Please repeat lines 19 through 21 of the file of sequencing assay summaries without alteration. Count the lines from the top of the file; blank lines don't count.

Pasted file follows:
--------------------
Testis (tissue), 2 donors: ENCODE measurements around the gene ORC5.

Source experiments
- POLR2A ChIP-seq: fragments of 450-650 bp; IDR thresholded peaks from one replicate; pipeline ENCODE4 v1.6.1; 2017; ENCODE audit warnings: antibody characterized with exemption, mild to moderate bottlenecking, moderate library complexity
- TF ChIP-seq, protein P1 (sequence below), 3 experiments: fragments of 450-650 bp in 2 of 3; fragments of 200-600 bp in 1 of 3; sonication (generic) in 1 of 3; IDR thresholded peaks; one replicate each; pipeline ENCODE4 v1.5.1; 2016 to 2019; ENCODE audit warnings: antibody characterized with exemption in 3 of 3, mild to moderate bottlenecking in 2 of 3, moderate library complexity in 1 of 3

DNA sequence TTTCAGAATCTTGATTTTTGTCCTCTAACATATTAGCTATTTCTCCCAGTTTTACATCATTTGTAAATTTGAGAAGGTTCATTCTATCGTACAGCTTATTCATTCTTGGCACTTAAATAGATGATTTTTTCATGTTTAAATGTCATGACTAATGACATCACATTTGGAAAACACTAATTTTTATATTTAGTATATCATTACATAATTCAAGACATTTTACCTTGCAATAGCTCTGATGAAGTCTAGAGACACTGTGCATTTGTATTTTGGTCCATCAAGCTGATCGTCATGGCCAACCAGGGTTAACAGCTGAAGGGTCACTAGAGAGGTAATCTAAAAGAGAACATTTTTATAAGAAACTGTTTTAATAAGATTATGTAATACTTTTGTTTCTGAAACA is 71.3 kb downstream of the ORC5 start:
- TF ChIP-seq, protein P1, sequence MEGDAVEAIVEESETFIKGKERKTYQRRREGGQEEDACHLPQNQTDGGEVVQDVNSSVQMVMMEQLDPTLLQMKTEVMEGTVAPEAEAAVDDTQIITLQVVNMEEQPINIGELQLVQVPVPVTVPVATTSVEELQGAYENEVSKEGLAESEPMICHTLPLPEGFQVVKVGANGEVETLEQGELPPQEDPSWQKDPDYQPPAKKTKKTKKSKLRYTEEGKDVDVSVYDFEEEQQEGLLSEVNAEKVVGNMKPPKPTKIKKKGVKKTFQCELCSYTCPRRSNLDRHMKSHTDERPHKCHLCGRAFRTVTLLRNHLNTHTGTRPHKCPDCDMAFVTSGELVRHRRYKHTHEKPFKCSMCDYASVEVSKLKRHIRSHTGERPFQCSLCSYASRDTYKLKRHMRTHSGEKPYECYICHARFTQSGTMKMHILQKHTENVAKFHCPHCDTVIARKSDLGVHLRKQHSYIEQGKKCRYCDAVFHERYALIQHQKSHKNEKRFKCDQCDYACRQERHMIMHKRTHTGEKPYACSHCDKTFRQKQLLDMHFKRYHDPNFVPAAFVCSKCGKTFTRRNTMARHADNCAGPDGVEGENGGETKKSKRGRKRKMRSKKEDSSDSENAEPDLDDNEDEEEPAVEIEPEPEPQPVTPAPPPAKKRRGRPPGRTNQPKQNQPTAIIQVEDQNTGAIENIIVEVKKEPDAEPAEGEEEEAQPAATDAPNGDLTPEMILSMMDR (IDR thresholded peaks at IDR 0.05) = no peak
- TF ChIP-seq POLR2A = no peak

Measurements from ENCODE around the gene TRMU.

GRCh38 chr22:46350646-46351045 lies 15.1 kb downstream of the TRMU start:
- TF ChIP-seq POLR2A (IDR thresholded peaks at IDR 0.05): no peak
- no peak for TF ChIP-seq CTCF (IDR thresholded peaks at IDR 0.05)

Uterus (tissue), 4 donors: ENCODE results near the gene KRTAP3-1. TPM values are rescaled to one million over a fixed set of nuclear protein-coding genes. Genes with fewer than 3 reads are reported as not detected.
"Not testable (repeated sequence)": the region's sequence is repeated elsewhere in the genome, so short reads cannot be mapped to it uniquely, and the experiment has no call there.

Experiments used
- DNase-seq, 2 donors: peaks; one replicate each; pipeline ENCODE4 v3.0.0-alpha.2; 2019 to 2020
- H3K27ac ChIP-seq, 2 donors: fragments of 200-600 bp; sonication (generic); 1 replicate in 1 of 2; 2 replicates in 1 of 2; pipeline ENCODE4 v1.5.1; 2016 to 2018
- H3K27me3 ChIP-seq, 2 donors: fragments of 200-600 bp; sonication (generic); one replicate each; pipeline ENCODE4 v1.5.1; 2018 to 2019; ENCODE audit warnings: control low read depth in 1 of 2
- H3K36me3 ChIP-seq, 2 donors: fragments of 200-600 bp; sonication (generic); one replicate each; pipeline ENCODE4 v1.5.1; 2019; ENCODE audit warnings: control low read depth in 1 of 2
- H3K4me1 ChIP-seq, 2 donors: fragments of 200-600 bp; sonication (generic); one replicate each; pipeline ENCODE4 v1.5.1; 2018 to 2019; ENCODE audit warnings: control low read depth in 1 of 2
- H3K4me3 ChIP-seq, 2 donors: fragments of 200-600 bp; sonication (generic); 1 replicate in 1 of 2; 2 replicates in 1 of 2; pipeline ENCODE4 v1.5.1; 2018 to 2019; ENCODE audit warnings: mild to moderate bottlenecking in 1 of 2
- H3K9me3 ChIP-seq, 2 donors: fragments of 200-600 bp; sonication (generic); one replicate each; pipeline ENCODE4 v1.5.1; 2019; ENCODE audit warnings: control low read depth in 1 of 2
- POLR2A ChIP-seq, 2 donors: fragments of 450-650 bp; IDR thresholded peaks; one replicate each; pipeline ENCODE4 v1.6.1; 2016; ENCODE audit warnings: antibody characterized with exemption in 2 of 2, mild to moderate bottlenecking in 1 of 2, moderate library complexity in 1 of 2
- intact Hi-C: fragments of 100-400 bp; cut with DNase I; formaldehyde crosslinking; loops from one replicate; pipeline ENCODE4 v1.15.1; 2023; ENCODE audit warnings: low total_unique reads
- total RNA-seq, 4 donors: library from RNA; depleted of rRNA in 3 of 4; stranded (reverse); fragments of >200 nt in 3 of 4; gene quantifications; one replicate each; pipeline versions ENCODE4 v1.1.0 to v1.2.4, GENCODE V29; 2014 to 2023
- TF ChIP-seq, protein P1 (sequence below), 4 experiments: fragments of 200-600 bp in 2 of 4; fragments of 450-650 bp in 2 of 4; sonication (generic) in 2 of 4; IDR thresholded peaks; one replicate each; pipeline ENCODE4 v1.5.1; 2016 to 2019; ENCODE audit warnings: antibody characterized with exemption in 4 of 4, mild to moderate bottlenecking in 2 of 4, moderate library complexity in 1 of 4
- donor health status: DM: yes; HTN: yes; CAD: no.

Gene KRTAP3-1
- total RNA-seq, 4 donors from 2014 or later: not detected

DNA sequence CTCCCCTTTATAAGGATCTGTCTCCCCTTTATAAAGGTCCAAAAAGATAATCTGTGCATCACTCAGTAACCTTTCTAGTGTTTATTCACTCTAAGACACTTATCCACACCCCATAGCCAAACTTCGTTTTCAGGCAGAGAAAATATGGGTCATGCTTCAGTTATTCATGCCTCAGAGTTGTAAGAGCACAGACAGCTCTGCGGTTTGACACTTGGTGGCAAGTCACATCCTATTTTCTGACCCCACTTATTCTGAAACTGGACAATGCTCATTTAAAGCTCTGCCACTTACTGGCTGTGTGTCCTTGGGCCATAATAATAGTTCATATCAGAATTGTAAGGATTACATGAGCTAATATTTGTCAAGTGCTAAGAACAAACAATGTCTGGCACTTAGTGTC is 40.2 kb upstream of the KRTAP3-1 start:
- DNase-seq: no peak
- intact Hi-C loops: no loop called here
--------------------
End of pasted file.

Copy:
- H3K4me1 ChIP-seq, 2 donors: fragments of 200-600 bp; sonication (generic); one replicate each; pipeline ENCODE4 v1.5.1; 2018 to 2019; ENCODE audit warnings: control low read depth in 1 of 2
- H3K4me3 ChIP-seq, 2 donors: fragments of 200-600 bp; sonication (generic); 1 replicate in 1 of 2; 2 replicates in 1 of 2; pipeline ENCODE4 v1.5.1; 2018 to 2019; ENCODE audit warnings: mild to moderate bottlenecking in 1 of 2
- H3K9me3 ChIP-seq, 2 donors: fragments of 200-600 bp; sonication (generic); one replicate each; pipeline ENCODE4 v1.5.1; 2019; ENCODE audit warnings: control low read depth in 1 of 2